I missed posting yesterday. I hosted a big poetry program at Barnes and Noble, with guest poet Janet Carr Hull coming from South Carolina (see April 26 for full details). We had many poets and guests come out, and it was absolutely exhilarating.
I can’t talk about publishing without talking about validation. One of the greatest things Ocean Publishing has done for me is to validate my work by association with a quality press. Now you can possibly do this for yourself if you publish your own book. The best means of validation is having your work published in respected journals, magazines, and newspapers. By “respected,” I don’t necessarily imply “nationally distributed.” There are lit journals that are tiny, but a clip from some of these can be a plum for the academically-bent. By acknowledging publications in your book for anything you’re reprinting, you get to ride the coattails of quality.
Jeff Bahr, a talented poet, has done the lit world a big favor by creating pages devoted to print journals. He ranks them. Visit Jeff’s site: http://www.jefferybahr.com/. Jeff is an accomplished poet and he is also very cute. Read some of his poetry. For info on journals, click on “Submission Resources.”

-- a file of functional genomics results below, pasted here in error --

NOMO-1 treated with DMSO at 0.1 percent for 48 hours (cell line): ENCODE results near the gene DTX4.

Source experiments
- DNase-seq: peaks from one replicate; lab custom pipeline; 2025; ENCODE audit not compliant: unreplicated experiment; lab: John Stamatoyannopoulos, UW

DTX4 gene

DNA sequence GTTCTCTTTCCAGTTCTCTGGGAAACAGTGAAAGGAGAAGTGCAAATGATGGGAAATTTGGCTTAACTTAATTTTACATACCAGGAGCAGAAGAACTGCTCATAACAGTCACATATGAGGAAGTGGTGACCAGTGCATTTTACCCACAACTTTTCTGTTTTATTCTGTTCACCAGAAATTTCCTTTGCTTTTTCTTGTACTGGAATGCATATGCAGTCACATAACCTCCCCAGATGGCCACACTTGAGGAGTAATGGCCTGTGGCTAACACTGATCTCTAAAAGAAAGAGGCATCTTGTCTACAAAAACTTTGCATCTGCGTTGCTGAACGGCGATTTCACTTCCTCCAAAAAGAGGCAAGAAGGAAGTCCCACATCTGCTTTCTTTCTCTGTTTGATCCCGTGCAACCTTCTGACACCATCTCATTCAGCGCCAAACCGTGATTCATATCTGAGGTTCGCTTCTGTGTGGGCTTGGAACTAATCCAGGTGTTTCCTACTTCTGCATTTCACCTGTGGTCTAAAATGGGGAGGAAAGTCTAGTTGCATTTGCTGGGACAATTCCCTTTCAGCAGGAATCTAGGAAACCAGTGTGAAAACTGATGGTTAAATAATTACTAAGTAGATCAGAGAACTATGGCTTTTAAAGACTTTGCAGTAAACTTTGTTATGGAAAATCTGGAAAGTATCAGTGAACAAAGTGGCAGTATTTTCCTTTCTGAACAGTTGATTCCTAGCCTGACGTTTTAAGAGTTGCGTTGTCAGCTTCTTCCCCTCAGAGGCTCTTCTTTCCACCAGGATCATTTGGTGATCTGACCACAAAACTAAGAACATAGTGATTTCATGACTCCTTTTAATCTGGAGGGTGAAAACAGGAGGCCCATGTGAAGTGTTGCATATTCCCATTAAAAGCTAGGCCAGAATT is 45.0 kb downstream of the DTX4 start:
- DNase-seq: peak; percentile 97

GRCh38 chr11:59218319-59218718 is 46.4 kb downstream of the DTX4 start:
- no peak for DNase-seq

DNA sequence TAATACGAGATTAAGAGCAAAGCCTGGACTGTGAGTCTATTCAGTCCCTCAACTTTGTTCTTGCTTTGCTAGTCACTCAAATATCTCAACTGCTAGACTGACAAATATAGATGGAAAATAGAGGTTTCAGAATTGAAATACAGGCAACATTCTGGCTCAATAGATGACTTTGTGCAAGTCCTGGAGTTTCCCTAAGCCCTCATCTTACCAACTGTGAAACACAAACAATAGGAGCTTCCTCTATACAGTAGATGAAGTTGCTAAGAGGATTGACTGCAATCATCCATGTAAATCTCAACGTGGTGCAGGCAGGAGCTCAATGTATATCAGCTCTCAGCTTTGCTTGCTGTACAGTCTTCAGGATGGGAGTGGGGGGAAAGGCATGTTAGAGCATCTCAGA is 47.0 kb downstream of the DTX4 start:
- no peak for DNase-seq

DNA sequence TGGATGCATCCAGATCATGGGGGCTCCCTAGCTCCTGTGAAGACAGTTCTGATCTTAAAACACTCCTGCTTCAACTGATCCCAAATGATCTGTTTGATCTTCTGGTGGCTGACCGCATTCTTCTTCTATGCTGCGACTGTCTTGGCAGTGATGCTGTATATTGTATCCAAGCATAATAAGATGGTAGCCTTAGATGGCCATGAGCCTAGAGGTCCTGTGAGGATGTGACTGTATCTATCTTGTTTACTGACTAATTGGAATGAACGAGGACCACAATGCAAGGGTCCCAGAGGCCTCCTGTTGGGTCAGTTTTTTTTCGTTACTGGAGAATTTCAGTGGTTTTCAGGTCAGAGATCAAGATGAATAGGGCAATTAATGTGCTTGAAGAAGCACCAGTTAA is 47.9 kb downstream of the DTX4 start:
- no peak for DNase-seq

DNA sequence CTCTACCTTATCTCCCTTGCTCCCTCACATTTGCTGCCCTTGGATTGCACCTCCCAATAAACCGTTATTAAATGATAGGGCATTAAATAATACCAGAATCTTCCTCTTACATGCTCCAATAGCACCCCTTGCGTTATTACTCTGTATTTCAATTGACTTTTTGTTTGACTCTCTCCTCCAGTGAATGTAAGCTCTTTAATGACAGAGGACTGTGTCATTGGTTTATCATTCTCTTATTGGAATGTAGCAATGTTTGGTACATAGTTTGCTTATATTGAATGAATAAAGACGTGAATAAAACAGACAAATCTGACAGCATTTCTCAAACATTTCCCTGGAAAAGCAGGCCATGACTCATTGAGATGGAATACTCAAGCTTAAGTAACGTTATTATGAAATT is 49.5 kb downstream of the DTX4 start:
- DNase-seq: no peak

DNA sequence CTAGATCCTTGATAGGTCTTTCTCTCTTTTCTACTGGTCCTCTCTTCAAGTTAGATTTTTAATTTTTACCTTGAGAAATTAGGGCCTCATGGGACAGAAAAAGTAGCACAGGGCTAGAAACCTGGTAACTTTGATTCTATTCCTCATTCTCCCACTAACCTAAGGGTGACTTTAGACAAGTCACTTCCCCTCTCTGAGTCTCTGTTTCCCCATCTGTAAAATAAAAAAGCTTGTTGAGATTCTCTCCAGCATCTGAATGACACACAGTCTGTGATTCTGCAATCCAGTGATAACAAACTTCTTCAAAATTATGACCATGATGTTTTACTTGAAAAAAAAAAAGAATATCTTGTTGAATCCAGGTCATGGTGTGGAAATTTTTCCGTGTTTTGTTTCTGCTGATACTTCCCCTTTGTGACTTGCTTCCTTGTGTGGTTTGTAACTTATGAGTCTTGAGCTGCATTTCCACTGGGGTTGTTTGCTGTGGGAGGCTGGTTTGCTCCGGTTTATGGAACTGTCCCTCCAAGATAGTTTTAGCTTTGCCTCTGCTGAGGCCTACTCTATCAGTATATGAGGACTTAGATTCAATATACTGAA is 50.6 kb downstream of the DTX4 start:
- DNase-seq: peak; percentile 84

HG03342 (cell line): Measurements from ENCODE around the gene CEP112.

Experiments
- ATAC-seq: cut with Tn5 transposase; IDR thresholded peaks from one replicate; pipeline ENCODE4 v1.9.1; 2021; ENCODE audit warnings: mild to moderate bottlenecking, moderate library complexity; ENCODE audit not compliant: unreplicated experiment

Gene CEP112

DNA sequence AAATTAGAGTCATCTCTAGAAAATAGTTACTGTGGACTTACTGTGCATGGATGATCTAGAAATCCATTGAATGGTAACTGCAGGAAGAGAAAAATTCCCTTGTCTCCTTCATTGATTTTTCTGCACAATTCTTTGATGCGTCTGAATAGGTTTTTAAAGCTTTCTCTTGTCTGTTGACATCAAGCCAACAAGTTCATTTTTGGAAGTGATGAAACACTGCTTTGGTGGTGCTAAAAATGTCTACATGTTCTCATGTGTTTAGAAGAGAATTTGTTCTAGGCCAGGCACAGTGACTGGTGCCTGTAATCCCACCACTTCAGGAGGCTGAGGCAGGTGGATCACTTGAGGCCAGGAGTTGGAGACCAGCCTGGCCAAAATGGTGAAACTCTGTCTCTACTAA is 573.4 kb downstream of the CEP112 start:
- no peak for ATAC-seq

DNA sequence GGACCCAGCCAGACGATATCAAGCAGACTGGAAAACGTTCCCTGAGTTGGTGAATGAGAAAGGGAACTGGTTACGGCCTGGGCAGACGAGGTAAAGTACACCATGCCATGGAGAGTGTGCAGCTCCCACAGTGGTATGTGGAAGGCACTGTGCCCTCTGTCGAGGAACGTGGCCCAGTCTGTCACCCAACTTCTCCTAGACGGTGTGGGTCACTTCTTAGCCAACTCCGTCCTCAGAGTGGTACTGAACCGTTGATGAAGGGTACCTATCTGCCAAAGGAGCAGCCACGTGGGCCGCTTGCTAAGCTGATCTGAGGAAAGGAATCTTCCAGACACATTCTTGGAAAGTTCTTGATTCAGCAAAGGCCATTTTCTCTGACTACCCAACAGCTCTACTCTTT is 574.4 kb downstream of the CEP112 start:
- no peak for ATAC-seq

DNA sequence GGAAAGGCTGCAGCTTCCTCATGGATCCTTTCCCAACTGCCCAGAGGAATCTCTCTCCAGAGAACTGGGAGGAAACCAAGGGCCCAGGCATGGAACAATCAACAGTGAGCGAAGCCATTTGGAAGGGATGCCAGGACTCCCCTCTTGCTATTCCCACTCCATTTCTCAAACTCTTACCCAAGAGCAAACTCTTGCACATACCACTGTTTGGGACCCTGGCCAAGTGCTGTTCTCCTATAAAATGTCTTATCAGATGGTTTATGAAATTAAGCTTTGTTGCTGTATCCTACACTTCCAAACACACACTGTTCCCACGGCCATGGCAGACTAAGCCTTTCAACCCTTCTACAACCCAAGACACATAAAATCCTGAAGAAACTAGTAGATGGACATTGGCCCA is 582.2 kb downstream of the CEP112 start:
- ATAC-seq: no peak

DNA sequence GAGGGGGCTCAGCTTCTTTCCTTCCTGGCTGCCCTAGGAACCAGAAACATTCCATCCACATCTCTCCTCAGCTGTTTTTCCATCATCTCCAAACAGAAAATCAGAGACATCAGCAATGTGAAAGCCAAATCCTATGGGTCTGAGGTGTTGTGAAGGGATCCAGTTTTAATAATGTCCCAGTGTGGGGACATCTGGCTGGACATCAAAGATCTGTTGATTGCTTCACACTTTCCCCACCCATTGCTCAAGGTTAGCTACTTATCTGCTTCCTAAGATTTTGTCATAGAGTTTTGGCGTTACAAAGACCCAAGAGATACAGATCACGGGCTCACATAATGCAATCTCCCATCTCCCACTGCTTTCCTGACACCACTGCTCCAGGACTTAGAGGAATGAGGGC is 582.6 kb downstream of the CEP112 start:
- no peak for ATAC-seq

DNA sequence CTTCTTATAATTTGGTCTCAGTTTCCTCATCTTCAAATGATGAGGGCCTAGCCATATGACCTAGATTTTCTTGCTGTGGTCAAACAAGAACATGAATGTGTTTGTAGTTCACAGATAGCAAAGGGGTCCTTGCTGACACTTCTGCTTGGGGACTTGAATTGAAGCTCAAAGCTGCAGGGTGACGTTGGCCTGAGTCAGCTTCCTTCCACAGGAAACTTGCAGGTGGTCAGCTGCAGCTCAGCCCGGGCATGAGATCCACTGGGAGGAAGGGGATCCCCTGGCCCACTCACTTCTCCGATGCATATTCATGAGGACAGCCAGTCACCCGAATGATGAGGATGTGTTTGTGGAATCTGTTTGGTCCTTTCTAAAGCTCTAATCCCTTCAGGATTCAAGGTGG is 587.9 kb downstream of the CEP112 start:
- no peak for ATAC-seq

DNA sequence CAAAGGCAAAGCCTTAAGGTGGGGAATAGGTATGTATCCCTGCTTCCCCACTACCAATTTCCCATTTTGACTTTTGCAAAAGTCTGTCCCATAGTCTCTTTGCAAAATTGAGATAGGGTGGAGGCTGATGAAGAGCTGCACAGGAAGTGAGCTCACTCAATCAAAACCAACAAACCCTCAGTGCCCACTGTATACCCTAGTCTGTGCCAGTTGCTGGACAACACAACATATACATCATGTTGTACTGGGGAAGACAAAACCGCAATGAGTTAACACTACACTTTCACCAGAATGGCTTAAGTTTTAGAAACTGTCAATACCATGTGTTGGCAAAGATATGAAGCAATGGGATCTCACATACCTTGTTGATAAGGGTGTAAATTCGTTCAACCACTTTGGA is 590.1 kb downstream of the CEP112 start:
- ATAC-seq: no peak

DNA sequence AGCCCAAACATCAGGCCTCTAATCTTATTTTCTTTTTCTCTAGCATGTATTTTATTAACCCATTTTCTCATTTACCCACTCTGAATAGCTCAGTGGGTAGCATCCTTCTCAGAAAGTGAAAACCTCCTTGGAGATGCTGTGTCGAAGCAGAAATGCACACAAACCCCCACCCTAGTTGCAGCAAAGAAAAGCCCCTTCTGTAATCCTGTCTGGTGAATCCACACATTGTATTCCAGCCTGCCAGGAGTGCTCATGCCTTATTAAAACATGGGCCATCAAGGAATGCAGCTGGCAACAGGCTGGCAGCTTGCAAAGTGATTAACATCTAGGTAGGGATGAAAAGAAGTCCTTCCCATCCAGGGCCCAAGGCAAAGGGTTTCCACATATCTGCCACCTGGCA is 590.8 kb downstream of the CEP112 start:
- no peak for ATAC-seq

If you’re into mainstream writing, go for popular magazines like Reader’s Digest, Family Circle, and the essay page in Woman’s Day. Or opt for smaller, regional magazines. The tradebook I use for this purpose is The Writer’s Handbook published by Kalambach, publisher of the nation’s oldest trade for writers, The Writer. I've written for both those publications, but I used them long before I was published there.
My main quibble with many of the writers I meet when I speak at conferences involves credentials. I cannot see how a person can tackle self-publishing a book if he or she has never been published anywhere. I'm not saying it's impossible to succeed without establishing your credentials. I am saying it's unlikely.
Okay, keeping it short. Bottom line on Part II: an author needs validation.